OneUnited Bank CEO Kevin Cohee discusses how Black communities can obtain social justice and close the wealth gap by putting their money in Black-owned banks.
By Jason Lewis
African Americans’ spending power is over $1 trillion, but a major issue is that the assets of all Black-owned banks in the United States combined is only $4.7 billion. Another issue is that Black people support brands that may not necessarily support Black people, and that includes mainstream banks.
Mainstream banks who undervalue Black people are less likely to value Black-owned businesses and Black communities. Conversely, Black banks are more likely to invest in Black communities, support Black businesses, employ Black people, and inspire Black home ownership. Black banks create Black power by creating Black wealth.
Hip hop artist and activist Killer Mike, whose real name is Michael Render, was rather blunt at a OneUnited Bank event when he expressed the need for Black people to support Black-owned banks.
“If you’re not banking Black, me and you can’t have a conversation,” Render said. “Because you can’t tell me to care about Black-on-Black violence; you can’t tell me to care about police-on-Black violence; you can’t tell me you care about the conditions of your community; if you’re a preacher you can’t tell me that Jesus loves my community, if you are not putting your money where Black people are putting their money.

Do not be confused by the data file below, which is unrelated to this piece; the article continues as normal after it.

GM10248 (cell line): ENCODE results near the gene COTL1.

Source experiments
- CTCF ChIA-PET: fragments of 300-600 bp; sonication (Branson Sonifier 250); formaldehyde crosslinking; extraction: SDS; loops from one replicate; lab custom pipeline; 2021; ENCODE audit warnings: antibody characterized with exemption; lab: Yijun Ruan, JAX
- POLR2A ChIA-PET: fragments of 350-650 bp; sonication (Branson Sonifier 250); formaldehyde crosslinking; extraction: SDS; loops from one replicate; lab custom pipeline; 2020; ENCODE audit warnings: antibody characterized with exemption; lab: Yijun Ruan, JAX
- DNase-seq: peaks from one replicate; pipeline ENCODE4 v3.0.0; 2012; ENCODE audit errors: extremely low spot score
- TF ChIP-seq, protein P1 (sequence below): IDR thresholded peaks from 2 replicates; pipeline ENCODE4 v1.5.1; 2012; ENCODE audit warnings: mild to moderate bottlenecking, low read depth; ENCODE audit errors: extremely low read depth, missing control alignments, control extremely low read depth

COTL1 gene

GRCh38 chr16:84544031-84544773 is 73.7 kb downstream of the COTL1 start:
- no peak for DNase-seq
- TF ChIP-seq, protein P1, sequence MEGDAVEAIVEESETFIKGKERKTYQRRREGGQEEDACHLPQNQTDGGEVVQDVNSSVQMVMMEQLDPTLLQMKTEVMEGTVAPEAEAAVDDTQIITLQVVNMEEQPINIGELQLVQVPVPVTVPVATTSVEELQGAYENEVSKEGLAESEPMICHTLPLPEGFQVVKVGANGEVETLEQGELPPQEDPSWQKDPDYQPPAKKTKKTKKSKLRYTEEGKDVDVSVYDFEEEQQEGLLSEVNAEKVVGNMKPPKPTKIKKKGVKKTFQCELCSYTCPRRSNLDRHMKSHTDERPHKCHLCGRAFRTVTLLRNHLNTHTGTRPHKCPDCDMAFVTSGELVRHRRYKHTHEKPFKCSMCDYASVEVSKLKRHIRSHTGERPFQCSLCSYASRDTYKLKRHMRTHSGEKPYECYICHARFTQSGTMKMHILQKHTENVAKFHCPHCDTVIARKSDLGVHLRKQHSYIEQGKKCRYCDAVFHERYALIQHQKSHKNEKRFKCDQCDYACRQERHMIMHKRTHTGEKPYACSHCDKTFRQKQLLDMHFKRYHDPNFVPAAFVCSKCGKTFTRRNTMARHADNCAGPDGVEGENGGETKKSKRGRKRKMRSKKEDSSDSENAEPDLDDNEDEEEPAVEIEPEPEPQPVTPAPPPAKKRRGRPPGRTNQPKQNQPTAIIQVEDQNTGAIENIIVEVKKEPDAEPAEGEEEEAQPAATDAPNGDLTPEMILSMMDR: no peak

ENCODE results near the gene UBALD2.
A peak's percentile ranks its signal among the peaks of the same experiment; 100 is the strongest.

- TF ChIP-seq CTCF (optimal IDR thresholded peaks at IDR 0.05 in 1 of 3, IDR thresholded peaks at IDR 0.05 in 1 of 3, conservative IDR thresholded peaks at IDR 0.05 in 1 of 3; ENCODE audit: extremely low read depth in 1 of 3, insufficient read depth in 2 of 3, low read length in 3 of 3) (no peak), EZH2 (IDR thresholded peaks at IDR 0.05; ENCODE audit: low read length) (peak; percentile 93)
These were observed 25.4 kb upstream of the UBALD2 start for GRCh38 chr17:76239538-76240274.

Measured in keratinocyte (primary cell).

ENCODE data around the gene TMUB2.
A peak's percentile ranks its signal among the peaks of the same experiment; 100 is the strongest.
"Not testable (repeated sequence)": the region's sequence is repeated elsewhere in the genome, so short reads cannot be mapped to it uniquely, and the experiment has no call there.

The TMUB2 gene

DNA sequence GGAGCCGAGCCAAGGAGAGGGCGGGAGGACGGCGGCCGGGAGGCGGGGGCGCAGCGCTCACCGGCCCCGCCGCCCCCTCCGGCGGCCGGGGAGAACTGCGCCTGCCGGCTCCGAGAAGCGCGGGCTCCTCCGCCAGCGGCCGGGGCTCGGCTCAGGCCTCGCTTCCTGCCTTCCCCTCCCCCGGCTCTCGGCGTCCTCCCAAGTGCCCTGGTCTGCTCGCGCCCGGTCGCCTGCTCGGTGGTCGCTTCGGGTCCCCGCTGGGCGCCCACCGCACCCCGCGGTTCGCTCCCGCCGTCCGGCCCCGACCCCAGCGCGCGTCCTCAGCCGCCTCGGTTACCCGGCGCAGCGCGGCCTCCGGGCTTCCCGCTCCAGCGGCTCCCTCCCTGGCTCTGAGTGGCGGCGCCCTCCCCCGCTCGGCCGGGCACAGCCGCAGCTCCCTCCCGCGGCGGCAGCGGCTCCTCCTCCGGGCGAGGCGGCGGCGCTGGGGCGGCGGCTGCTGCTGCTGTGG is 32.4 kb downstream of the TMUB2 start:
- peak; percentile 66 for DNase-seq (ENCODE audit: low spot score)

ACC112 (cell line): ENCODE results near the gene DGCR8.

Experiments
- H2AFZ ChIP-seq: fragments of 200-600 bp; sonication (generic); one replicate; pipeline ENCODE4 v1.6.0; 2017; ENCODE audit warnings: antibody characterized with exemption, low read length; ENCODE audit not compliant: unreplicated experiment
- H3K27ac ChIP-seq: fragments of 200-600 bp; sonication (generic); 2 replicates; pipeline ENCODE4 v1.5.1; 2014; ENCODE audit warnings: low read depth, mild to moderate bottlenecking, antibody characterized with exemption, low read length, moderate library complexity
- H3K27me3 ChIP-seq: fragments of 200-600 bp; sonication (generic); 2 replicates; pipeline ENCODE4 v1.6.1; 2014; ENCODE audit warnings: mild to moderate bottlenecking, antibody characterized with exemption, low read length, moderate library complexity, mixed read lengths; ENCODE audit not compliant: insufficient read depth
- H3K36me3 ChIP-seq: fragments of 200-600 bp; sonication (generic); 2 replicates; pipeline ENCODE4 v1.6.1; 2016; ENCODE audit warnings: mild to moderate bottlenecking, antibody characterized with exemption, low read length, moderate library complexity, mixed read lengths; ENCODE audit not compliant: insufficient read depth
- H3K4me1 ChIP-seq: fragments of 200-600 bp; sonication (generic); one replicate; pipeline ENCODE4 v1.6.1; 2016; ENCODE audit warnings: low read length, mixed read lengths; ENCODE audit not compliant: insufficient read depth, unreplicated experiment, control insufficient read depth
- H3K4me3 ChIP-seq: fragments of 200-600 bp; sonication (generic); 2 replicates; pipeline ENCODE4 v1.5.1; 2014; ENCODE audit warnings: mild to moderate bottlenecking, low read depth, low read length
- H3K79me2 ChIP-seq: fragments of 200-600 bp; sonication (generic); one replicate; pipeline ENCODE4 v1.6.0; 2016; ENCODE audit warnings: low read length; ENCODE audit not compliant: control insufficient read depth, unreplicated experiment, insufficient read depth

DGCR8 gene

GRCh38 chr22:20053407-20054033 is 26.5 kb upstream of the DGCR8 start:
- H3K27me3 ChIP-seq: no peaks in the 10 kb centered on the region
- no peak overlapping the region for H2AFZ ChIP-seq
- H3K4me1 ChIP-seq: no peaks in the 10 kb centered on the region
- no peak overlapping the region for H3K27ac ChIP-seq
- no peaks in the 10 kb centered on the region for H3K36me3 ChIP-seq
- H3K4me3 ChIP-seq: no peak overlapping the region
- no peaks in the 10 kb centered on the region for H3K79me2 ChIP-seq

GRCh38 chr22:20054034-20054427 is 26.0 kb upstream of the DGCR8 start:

“If you do not have $100 in a Black bank account, you can’t talk to me about Michael Jordans; about Black history. You can’t talk to me about who is discriminating against you at your job. You can’t talk to me about the Lord really loving me, because you are not putting your money where your mouth is.”
OneUnited Bank, which has a branch in South Los Angeles on Crenshaw Boulevard, is the nation’s oldest Black-owned bank. OneUnited Bank CEO Kevin Cohee views the bank as an “agent of change, advocating on behalf of Black America.” One of the main goals of the bank is to close the wealth gap between Black Americans and White Americans, and that gap dates back to slavery. Because of that wealth gap, Black people have been oppressed in many ways.
“We have a legacy of slavery that’s resulted in us having less money, and us not being treated fairly by the social justice systems,” Cohee said. “That’s everything from our abilities to obtain jobs, to be able to progress in those jobs to the highest level of corporations, to us not being treated fairly by our community security systems (law enforcement). We’re in a position where we, as a result of racism, are being negatively impacted by society.”
Cohee believes that Black people investing in Black-owned banks can address those issues.
“In order to affectively address those issues, a community has to have institutions that can sustain our efforts to overcome these problems,” he said. “It’s extremely difficult, and I’d say impossible to do without the strength and dedication of institutions which are accumulations of much larger bases of resources than individuals. Institutions are critical to the success of any community, including Black communities. Banks are probably the single most important institution because they have the most resources, and those resources allow them to have broad-based impact.”